When you think candidate experience, I bet you think “post-apply” process like interviews and follow-ups.
But what about the “digital” or “pre-apply” candidate experience?
Here are 5 steps of your “digital” or “pre-apply” candidate experience and the purpose they serve:
1. Company Career Page
Company career pages should be focused on attracting and engaging.
Check out STRV’s company career page (below). Notice how they leverage these four features (including chatbot in the lower right):
- Media (Video, Images)
- Headline, Copy
- AI (Chatbots)
Here are some examples of top company career pages if you need some ideas.
Another thing to focus on is career page location. Can job seekers find your career page from your homepage? Tim Sackett nailed it on the head:
How to judge if you’re awful at Recruitment Marketing? Go to your website. Go to the “About” tab. Scroll down to “Careers”. If you have to do that to find careers, you’re awful at RM!
— Tim Sackett SCP,SPHR (@TimSackett) August 20, 2018
You’d be surprised at how many companies don’t have a career site entry point on their header navigation bar.
You have to do exactly what Tim said scroll all the way down to the footer and see if there is a careers/jobs link there… And sometimes there isn’t even a link there!
2. Job Search Functionality
Company career site job search is overlooked. Mainly because it comes with whichever ATS your company uses.
The problem with default applicant tracking system job search is that most of them have poor quality results.
Here’s an example:
Notice that I’m getting results back from searching “recruiting operations” and the results have nothing to do with recruiting operations. The search also returns the entire set of company jobs.
Check out this article we wrote for examples of bad ATS job search: Beware of These “False Positives” When Candidates Search Your Career Site.
3. Job Description Text
Investing time into the job description writing process is important, yet undervalued.
A lot of companies copy and paste the first template they see on Google. Some employers tell us their hiring managers paste in a 10-year-old company job description template without considering changes in company mission, goals and values.
Job descriptions need to be strategically written with high-converting copy — after all, your primary call-to-action is APPLY.
Here are a couple of other things that often aren’t considered:
- Gender bias – The goal here is to create a job description that is gender-neutral. If JDs are written towards a specific gender, you’ll likely see that effect in the candidates that apply to that job.
- Readability – “Your candidates are busy” they will respond to and retain information that is more readable/understandable.
- Keywords (SEO) – Know what you’re candidates are searching for on Google. Not just the job, but the actual words they are typing in the search box. Work these words into your JDs to increase your search ranking. This will take time it’s not a one and done task.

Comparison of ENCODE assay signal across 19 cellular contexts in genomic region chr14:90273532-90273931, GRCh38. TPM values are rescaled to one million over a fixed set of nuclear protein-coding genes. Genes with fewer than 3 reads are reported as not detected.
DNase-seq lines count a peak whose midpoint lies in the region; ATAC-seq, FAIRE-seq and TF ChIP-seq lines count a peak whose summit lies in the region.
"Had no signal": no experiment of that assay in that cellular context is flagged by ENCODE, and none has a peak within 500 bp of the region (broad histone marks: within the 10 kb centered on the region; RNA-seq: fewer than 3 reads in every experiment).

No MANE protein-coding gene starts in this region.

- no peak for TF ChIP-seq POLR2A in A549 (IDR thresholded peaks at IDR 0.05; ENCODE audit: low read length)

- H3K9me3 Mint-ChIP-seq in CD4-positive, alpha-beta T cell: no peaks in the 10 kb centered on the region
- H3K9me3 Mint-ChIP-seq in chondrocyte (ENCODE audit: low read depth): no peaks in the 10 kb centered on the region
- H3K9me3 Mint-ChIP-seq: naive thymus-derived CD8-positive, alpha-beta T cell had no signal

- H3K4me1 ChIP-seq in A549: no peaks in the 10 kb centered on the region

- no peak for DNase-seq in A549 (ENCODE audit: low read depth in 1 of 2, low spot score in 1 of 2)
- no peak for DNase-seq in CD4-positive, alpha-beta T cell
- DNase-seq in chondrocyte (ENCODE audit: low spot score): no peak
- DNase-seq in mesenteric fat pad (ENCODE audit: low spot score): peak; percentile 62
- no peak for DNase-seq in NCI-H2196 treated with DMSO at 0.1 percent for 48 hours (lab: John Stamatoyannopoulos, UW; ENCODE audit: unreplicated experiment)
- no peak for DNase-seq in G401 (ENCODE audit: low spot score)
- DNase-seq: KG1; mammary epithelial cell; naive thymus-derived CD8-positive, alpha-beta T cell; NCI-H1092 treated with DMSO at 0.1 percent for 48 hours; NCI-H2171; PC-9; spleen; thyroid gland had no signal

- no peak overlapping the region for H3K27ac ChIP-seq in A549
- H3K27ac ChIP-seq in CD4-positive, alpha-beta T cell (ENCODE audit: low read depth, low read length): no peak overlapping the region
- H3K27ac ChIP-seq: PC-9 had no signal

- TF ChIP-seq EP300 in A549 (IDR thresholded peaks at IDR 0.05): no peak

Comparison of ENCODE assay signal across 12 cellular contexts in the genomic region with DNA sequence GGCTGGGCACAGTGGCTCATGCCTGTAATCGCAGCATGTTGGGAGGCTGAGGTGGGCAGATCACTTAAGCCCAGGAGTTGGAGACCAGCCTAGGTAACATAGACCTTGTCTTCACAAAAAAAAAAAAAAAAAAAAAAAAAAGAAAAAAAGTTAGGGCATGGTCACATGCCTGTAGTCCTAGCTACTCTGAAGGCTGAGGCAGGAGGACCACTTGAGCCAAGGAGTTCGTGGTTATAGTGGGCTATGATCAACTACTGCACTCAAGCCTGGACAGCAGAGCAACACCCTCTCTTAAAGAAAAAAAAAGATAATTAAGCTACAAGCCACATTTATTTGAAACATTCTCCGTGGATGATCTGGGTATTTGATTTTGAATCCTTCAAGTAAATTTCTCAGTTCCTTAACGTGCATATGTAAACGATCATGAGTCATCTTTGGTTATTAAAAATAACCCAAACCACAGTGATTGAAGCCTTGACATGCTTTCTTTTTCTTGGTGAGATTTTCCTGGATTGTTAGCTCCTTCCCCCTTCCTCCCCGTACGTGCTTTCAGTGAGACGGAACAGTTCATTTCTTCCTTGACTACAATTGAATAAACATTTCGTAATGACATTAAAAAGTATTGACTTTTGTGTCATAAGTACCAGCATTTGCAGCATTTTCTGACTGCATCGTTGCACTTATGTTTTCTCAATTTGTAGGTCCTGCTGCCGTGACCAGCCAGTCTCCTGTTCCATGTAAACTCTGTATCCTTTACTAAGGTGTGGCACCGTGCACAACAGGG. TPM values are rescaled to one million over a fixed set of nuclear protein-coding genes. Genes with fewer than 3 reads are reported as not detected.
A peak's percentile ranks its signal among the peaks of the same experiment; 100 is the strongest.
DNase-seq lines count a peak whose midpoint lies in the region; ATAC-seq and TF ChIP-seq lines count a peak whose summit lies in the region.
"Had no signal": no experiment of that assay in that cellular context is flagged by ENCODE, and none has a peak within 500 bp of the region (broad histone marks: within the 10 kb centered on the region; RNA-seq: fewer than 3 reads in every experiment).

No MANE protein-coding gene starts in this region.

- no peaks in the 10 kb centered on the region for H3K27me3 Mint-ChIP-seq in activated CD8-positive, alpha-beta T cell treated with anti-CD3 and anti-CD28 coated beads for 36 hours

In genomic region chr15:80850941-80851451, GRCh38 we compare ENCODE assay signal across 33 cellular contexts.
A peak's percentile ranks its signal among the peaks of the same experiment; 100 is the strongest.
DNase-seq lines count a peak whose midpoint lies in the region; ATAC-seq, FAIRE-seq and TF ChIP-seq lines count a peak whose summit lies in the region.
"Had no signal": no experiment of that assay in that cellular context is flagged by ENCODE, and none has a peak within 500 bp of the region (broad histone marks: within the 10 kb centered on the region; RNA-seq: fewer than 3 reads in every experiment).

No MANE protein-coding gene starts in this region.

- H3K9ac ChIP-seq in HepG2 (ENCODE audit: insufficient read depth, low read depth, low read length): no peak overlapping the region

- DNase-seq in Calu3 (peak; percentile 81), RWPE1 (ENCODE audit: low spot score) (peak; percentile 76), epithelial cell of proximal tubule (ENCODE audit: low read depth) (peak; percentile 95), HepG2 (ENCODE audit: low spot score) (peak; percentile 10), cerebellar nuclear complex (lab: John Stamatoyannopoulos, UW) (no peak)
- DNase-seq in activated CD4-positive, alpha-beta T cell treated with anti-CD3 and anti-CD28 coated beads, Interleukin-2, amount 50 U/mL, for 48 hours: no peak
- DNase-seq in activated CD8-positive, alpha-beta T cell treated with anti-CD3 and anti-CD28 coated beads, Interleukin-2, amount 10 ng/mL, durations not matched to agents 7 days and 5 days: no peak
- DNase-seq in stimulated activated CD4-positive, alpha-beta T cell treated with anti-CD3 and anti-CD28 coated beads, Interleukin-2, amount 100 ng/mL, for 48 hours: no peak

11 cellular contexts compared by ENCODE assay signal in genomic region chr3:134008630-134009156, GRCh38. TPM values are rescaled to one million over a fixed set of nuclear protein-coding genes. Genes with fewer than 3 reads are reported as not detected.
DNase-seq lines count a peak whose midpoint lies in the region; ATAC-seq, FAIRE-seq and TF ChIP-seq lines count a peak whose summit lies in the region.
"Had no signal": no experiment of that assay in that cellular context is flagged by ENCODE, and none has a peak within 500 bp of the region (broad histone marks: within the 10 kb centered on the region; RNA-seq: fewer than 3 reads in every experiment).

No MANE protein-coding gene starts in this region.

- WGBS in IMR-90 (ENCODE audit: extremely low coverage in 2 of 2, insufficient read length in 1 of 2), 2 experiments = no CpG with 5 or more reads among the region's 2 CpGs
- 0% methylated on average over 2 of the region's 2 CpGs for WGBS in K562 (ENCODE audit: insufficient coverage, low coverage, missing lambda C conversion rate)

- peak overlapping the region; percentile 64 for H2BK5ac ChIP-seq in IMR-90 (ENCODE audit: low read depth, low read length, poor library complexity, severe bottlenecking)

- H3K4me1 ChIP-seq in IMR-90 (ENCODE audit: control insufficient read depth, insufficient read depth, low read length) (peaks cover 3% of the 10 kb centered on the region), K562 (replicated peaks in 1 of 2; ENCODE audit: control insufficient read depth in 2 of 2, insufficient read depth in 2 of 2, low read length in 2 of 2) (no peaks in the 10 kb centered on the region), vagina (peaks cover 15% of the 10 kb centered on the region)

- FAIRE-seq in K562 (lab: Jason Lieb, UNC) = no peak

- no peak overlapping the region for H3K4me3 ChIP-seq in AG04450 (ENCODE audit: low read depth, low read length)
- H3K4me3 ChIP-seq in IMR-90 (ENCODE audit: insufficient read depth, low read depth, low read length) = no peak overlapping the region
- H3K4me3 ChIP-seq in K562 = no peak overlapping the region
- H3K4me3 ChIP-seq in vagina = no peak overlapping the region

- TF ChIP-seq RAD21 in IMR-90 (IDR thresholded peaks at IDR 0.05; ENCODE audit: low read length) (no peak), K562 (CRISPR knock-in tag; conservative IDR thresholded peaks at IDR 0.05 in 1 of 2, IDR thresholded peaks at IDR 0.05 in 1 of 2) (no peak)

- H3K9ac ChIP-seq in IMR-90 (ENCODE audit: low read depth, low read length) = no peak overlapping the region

Analyzing job descriptions for the concepts above will take your JD writing to the next level.
Here are the top 5 pieces of information job seekers want employers to provide according to Glassdoor:
- Details on compensation packages
- Details on benefits packages
- Basic company information
- Details on what makes the company an attractive place to work
- Company mission, vision, and values
Work these pieces of information into your job descriptions or via recruiting widgets.
And here are 2 awesome articles to use when writing job descriptions:
4. Job Page Layout & Features
Do your job pages look like a classified newspaper ad or a well-designed, media-rich marketing page?
Don’t stop with the text/copy.
Supplement your copy with authentic visual branding and recruiting content.
Here are a couple of ideas:
- Recruiting widgets (Glassdoor, Google, LinkedIn)
- Department/position specific videos
- Career blog content (Here are 5 Tips for Creating a Company Career Blog)
You can see (below) the use of recruiting widgets (Glassdoor, Google Maps) and a nice big video featuring the Director of Software Engineering.
The goal of your job page design and content is to keep the candidate on the page. The longer candidates stay on your job pages, the better the probability of converting them.
Adding content from external sites (i.e. LinkedIn, Glassdoor, Google) will keep job seekers from opening another tab and possibly being lost due to something else catching their attention.
5. Applicant Tracking System & Length Online Application Form
ATS’s help centralize candidate info and data scraped from resumes once they apply.
There’s no denying the need for them, but they also handcuff you in other areas of your recruiting strategy.
One example is the online application form since they are closely linked to your ATS, your digital apply process is at its mercy.
Did you know? “60 percent of job seekers quit in the middle of filling out online job applications because of their length or complexity” –SHRM Study
Applicant tracking systems like Taleo require you to register with name and email before applying. If you measure the exit % on that sign-in page, it’s probably a high one.
Tip: Figure out the vital/must-fill fields for your ATS to track and work on eliminating other fields from there. This may take a custom developer on your end.
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